|Hans, Ute, Barb, Frank|
|Relaxing down the river|
|Frank, Barb, Ute, Hans|
At Camp Leaky we were advised not to carry any food and to keep everything including hats, sunglasses, cameras, bags, etc. very close to us because the orangutans are quite cheeky and will snatch and grab anything they can before we know what hit us. Walking into the camp, we came upon a pretty little monkey sitting in a tree staring at us.
Soon we came upon the camp where the dominant female orangutan named Siswi was sitting by a cabin munching on some bananas. As we approached another female carrying a baby attached to her side joined Siswi and they sat sharing bananas.
It was so sweet! We watched them for a while until a male came along, darting about the periphery before disappearing into the trees and disturbing the females. Ivend took us into the museum where we learned about the history of the camp that was established for the study and protection of a certain core family of orangutans. The small museum contained quite a lot of information and artifacts relating to the orangutans and other creatures within this and the other camps then he showed us a family tree posted to the wall. Princess was the original matriarch of this group. There are now one dominant/alpha female and one dominant/alpha male. Tom is the alpha male. Obviously the dominant male earns his stature by fighting, and as a male wins each fight with other males, he begins to grow large "cheeks" on either side of his head. Younger, less dominant males have no discernable cheeks, some have just a small ridge outlining the sides of their faces, but Tom looked as though his face had wings. He and his cheeks were massive. We hoped to get a glimpse of Tom while here but Ivend held no promises. We left the building and started down the path leading to the staging area for the 3:00 feeding. On the way, we encountered Siswi again who plopped down directly in our path, flirting with Frank and Hans.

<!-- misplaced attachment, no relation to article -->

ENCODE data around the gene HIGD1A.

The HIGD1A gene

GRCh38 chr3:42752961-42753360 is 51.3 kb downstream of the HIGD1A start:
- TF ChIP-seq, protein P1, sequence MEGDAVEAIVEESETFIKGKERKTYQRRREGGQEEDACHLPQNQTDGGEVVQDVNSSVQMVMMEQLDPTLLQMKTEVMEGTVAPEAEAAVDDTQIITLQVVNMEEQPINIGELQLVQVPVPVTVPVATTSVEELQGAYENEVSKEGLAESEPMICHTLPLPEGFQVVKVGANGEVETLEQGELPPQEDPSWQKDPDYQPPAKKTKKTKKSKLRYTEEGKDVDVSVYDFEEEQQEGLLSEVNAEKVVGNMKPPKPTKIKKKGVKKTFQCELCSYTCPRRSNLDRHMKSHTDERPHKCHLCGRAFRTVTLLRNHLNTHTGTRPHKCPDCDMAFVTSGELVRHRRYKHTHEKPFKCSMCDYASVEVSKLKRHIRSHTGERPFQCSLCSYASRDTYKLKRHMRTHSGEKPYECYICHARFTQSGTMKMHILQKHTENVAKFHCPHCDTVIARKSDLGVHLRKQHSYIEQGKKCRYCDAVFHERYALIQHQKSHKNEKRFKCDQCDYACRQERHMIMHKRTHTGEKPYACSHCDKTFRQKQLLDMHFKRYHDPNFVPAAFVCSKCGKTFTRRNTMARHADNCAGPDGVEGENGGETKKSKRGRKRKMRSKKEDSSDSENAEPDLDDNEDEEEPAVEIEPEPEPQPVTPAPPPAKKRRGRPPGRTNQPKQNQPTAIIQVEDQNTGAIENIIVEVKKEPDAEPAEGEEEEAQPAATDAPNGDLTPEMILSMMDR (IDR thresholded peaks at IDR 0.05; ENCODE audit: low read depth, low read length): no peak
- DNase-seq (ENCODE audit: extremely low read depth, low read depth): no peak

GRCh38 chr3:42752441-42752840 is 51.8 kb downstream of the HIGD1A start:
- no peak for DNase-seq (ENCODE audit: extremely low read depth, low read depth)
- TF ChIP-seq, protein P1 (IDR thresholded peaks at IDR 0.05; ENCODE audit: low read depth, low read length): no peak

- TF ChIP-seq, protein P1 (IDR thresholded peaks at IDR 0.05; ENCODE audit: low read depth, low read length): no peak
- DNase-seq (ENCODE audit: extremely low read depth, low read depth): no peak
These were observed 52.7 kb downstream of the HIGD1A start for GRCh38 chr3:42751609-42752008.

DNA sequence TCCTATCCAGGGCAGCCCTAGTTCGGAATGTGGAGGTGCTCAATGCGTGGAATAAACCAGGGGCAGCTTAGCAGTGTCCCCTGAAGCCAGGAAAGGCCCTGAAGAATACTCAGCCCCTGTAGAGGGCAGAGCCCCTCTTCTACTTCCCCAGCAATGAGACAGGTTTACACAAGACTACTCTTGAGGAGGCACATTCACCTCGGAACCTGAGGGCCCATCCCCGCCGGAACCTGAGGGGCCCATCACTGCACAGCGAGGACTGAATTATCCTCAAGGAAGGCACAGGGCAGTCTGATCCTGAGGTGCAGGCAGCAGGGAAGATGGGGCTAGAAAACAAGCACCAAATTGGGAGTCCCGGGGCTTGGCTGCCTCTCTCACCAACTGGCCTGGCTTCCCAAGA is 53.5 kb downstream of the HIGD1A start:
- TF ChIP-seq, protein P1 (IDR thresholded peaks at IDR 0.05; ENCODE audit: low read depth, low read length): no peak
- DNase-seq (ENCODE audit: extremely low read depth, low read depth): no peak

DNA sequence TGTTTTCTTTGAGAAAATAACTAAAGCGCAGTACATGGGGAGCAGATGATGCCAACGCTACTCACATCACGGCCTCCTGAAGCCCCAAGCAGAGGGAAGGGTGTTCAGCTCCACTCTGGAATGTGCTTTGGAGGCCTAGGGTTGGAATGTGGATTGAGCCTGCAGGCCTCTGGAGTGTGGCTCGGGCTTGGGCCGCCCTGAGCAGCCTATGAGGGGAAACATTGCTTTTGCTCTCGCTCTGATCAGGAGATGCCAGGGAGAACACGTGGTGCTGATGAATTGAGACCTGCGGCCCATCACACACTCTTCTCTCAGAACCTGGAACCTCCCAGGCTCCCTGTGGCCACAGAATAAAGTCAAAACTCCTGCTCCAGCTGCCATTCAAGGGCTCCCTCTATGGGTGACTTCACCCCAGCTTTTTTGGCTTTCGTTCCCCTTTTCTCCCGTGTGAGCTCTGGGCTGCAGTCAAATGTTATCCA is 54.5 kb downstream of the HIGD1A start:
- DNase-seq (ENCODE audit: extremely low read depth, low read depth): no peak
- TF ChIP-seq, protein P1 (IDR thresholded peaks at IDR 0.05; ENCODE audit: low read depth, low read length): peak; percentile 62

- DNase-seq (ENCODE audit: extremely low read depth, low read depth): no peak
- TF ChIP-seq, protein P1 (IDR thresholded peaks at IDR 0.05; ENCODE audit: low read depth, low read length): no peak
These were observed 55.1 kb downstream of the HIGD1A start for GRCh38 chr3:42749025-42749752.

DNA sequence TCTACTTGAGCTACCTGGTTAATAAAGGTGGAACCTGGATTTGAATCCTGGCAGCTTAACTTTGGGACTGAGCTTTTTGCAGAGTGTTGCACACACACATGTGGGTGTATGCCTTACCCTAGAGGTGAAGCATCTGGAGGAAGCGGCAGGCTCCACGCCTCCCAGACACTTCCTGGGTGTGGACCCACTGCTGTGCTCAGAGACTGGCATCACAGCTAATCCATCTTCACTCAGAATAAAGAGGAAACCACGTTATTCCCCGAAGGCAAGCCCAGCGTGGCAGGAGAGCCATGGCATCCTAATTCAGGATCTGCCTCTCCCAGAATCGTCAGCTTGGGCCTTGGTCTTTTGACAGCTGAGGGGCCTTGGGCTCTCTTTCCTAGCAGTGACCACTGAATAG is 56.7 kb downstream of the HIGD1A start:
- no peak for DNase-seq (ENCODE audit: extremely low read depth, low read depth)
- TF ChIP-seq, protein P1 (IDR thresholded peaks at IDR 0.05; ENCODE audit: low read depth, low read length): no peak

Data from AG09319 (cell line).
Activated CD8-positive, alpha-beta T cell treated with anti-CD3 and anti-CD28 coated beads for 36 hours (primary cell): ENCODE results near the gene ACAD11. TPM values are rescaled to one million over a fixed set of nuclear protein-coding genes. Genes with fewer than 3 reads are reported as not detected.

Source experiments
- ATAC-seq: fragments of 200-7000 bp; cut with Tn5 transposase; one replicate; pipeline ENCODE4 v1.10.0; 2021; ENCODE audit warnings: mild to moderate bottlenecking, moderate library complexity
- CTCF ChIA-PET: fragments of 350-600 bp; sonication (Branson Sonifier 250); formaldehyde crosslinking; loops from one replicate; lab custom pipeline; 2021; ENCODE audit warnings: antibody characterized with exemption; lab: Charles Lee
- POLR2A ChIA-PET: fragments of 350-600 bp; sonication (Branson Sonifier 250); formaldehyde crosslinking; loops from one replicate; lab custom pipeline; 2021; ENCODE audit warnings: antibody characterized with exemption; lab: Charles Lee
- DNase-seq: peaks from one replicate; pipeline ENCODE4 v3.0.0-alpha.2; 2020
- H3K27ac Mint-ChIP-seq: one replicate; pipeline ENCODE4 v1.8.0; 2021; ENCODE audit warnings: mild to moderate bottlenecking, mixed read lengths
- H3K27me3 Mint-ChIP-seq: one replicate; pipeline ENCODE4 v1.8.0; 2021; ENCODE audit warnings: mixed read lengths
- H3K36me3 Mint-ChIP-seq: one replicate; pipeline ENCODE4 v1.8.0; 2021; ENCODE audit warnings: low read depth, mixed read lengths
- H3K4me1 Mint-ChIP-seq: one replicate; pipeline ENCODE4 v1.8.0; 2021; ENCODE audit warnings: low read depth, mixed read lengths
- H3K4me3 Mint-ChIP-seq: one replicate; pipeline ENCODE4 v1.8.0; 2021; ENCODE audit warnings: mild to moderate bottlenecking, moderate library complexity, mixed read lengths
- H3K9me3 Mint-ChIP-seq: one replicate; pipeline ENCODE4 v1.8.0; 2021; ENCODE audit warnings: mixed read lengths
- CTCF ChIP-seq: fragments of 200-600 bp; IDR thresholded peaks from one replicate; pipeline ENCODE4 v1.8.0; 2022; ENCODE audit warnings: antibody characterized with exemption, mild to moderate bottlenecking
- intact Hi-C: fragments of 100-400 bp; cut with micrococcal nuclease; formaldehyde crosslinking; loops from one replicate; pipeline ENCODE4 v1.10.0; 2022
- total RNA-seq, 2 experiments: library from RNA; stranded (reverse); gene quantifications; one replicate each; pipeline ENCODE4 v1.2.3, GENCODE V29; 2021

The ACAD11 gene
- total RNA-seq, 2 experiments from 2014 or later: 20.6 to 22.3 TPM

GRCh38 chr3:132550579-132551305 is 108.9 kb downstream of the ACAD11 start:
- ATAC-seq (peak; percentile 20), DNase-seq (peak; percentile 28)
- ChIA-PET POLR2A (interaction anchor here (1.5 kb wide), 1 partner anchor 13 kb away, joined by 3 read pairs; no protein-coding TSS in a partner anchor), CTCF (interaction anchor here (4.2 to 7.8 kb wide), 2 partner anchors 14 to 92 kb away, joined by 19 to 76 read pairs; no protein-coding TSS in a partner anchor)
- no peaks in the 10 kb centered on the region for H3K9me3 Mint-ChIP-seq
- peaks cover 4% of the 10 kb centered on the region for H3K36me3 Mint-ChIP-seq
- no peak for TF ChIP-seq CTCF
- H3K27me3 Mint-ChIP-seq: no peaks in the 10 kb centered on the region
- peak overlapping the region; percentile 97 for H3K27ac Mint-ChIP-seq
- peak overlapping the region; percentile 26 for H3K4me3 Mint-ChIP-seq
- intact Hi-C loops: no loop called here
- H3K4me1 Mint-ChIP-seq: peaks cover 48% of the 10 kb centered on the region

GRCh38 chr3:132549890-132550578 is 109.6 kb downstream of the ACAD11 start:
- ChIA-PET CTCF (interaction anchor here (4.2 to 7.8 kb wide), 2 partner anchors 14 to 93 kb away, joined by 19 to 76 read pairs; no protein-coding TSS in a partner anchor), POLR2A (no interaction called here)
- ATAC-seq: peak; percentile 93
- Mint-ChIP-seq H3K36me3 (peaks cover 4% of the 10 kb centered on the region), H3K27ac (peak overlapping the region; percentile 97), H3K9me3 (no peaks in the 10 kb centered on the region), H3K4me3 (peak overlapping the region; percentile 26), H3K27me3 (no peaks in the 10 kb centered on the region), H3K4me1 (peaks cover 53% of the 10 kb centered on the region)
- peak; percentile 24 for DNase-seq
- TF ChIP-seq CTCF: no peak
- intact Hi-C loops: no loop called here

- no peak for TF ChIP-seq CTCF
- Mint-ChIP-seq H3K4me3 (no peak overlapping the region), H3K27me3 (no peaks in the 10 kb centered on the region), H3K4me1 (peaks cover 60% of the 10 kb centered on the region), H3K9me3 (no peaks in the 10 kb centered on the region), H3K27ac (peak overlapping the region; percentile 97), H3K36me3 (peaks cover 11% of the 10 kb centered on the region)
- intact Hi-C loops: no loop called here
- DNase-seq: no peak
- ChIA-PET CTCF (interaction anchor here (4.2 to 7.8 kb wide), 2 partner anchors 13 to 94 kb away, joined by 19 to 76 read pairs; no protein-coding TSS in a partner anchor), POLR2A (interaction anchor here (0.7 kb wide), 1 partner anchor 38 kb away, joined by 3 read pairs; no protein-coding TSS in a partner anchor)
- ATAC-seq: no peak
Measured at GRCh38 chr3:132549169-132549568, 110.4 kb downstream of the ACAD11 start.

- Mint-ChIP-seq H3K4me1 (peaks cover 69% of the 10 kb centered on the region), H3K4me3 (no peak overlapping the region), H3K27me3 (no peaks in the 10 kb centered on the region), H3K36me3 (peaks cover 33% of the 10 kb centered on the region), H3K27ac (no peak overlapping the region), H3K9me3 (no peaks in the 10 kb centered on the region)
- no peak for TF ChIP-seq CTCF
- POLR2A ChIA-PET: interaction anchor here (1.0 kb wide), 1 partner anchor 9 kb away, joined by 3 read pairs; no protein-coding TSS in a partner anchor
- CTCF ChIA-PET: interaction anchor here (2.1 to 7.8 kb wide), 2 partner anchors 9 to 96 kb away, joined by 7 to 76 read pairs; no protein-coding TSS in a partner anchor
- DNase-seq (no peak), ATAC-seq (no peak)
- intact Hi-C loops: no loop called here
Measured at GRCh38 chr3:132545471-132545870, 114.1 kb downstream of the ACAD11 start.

|Siswi showing off to Hans and Frank|
She would lounge back and bare her private parts to them – what a little hussy! She must have thought they were our dominant males. Shortly, along came a young male whom she immediately tried to charm. Wanting nothing to do with the old girl he ran for the trees and quickly swung away giving us a good show.